Antiviral Agents/therapeutic use , Coronavirus Infections/drug therapy , Lopinavir/therapeutic use , Pandemics , Pneumonia, Viral/drug therapy , Ritonavir/therapeutic use , Severe Acute Respiratory Syndrome/drug therapy , Animals , Betacoronavirus/drug effects , Betacoronavirus/enzymology , Betacoronavirus/pathogenicity , COVID-19 , Cell Line , Clinical Trials as Topic , Coronavirus Infections/diagnosis , Coronavirus Infections/epidemiology , Coronavirus Infections/virology , Disease Models, Animal , Humans , Mice , Middle East Respiratory Syndrome Coronavirus/drug effects , Middle East Respiratory Syndrome Coronavirus/enzymology , Middle East Respiratory Syndrome Coronavirus/pathogenicity , Pneumonia, Viral/diagnosis , Pneumonia, Viral/epidemiology , Pneumonia, Viral/virology , SARS Virus/drug effects , SARS Virus/enzymology , SARS Virus/pathogenicity , SARS-CoV-2 , Severe Acute Respiratory Syndrome/diagnosis , Severe Acute Respiratory Syndrome/epidemiology , Severe Acute Respiratory Syndrome/virology , Treatment Outcome
8.
Int J Antimicrob Agents ; 55(5): 105954, 2020 May.
Article in English | MEDLINE | ID: covidwho-17680

ABSTRACT

Since December 2019, a viral pneumonia, named coronavirus disease 2019 (COVID-19), from Wuhan, China, has swept the world. Although the case fatality rate is not high, the number of people infected is large and there is still a large number of patients dying. With the collation and publication of more and more clinical data, a large number of data suggest that there are mild or severe cytokine storms in severe patients, which is an important cause of death. Therefore, treatment of the cytokine storm has become an important part of rescuing severe COVID-19 patients. Interleukin-6 (IL-6) plays an important role in cytokine release syndrome. If it is possible to block the signal transduction pathway of IL-6, it is expected to become a new method for the treatment of severe COVID-19 patients. Tocilizumab is an IL-6 receptor (IL-6R) blocker that can effectively block the IL-6 signal transduction pathway and thus is likely to become an effective drug for patients with severe COVID-19.


Subject(s)
Antibodies, Monoclonal, Humanized/therapeutic use , Betacoronavirus , Coronavirus Infections/drug therapy , Cytokine Release Syndrome/etiology , Pneumonia, Viral/drug therapy , Receptors, Interleukin-6/antagonists & inhibitors , COVID-19 , Coronavirus Infections/complications , Coronavirus Infections/mortality , Humans , Pandemics , Pneumonia, Viral/complications , Pneumonia, Viral/mortality , SARS-CoV-2 , Severity of Illness Index
9.
J Med Virol ; 92(7): 726-730, 2020 07.
Article in English | MEDLINE | ID: covidwho-17559

ABSTRACT

This article reviews the correlation between angiotensin-converting enzyme 2 (ACE2) and severe risk factors for coronavirus disease 2019 (COVID-19) and the possible mechanisms. ACE2 is a crucial component of the renin-angiotensin system (RAS). The classical RAS ACE-Ang II-AT1R regulatory axis and the ACE2-Ang 1-7-MasR counter-regulatory axis play an essential role in maintaining homeostasis in humans. ACE2 is widely distributed in the heart, kidneys, lungs, and testes. ACE2 antagonizes the activation of the classical RAS system and protects against organ damage, protecting against hypertension, diabetes, and cardiovascular disease. Similar to SARS-CoV, SARS-CoV-2 also uses the ACE2 receptor to invade human alveolar epithelial cells. Acute respiratory distress syndrome (ARDS) is a clinical high-mortality disease, and ACE2 has a protective effect on this type of acute lung injury. Current research shows that the poor prognosis of patients with COVID-19 is related to factors such as sex (male), age (>60 years), underlying diseases (hypertension, diabetes, and cardiovascular disease), secondary ARDS, and other relevant factors. Because of these protective effects of ACE2 on chronic underlying diseases and ARDS, the development of spike protein-based vaccine and drugs enhancing ACE2 activity may become one of the most promising approaches for the treatment of COVID-19 in the future.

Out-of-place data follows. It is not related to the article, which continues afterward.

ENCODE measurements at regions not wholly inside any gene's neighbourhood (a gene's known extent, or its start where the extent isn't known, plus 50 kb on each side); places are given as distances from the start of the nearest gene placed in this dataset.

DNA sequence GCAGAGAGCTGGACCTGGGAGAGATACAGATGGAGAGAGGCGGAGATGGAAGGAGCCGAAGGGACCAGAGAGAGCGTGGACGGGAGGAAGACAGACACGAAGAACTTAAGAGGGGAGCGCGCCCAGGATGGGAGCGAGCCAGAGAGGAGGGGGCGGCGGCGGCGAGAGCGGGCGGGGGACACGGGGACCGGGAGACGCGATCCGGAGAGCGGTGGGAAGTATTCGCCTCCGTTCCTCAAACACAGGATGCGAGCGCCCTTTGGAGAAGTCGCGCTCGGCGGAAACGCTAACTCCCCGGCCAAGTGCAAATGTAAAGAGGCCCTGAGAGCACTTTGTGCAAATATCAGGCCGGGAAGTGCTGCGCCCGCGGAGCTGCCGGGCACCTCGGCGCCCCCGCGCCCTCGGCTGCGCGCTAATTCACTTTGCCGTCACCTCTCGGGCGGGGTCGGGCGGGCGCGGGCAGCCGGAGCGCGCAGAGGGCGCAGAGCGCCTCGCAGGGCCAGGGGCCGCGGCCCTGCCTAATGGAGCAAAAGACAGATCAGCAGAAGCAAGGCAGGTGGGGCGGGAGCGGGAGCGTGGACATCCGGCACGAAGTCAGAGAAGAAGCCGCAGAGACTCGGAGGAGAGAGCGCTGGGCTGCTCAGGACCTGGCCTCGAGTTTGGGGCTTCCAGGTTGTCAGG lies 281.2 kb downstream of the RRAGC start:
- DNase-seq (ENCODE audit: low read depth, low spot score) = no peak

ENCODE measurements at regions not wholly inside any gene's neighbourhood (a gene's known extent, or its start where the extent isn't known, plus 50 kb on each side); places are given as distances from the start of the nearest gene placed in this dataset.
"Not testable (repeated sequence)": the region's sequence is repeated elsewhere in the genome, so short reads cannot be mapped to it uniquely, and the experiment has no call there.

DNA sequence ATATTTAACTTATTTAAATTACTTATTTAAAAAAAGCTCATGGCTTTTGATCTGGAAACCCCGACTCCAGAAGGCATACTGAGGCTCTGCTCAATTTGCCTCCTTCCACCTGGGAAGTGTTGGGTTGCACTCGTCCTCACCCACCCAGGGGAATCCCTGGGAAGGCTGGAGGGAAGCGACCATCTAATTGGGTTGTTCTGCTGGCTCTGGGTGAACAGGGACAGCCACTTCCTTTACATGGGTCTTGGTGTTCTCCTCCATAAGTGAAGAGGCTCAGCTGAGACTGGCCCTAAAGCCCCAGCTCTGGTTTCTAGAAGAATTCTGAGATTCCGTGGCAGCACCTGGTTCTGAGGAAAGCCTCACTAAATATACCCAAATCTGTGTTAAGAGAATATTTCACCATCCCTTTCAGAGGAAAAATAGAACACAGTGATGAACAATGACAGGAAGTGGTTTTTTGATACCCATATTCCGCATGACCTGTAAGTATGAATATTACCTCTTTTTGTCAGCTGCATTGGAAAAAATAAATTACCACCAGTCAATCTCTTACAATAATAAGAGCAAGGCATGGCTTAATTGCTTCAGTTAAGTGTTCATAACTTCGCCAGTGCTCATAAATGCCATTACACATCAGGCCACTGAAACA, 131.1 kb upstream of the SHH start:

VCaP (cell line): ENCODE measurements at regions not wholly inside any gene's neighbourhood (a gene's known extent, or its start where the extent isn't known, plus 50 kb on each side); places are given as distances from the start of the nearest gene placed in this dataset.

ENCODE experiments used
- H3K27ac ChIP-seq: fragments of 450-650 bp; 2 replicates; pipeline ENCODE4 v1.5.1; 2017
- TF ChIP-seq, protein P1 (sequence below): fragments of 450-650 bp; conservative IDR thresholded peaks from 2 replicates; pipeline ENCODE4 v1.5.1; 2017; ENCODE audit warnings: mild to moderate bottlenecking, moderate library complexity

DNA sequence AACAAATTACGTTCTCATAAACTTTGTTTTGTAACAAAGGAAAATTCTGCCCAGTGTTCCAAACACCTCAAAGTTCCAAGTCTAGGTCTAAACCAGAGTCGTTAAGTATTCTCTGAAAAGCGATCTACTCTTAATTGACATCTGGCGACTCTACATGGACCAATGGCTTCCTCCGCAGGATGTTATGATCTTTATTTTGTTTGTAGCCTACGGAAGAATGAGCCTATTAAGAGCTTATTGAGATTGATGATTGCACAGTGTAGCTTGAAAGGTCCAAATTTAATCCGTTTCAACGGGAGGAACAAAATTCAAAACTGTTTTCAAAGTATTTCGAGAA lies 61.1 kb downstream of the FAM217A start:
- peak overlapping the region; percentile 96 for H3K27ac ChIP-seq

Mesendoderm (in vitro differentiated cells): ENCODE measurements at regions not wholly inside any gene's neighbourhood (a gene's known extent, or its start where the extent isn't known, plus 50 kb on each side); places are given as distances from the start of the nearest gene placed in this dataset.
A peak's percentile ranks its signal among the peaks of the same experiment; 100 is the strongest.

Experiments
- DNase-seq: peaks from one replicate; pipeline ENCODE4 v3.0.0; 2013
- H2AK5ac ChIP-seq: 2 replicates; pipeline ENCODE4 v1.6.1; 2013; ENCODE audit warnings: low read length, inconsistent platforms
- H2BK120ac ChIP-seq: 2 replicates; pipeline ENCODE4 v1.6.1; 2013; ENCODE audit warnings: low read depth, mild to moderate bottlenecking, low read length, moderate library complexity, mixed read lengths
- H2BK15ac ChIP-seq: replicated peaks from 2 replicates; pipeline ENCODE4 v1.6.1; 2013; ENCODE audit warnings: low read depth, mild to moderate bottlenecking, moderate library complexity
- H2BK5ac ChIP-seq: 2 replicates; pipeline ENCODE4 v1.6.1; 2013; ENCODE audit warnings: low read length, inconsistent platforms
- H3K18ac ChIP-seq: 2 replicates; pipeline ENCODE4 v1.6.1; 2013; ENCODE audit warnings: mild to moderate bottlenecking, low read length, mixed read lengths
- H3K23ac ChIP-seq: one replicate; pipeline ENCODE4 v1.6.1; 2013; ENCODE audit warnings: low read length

Subject(s)
Betacoronavirus/pathogenicity , Cardiovascular Diseases/genetics , Coronavirus Infections/genetics , Pandemics , Peptidyl-Dipeptidase A/genetics , Pneumonia, Viral/genetics , Spike Glycoprotein, Coronavirus/genetics , Age Factors , Angiotensin I/therapeutic use , Angiotensin-Converting Enzyme 2 , Angiotensin-Converting Enzyme Inhibitors/therapeutic use , Antiviral Agents/therapeutic use , Betacoronavirus/drug effects , COVID-19 , Cardiovascular Diseases/complications , Cardiovascular Diseases/drug therapy , Cardiovascular Diseases/epidemiology , Coronavirus Infections/complications , Coronavirus Infections/drug therapy , Coronavirus Infections/epidemiology , Gene Expression Regulation , Host-Pathogen Interactions/genetics , Humans , Peptide Fragments/therapeutic use , Peptidyl-Dipeptidase A/metabolism , Pneumonia, Viral/complications , Pneumonia, Viral/drug therapy , Pneumonia, Viral/epidemiology , Prognosis , Receptor, Angiotensin, Type 1/genetics , Receptor, Angiotensin, Type 1/metabolism , Receptors, Virus/genetics , Receptors, Virus/metabolism , SARS-CoV-2 , Sex Factors , Signal Transduction , Spike Glycoprotein, Coronavirus/metabolism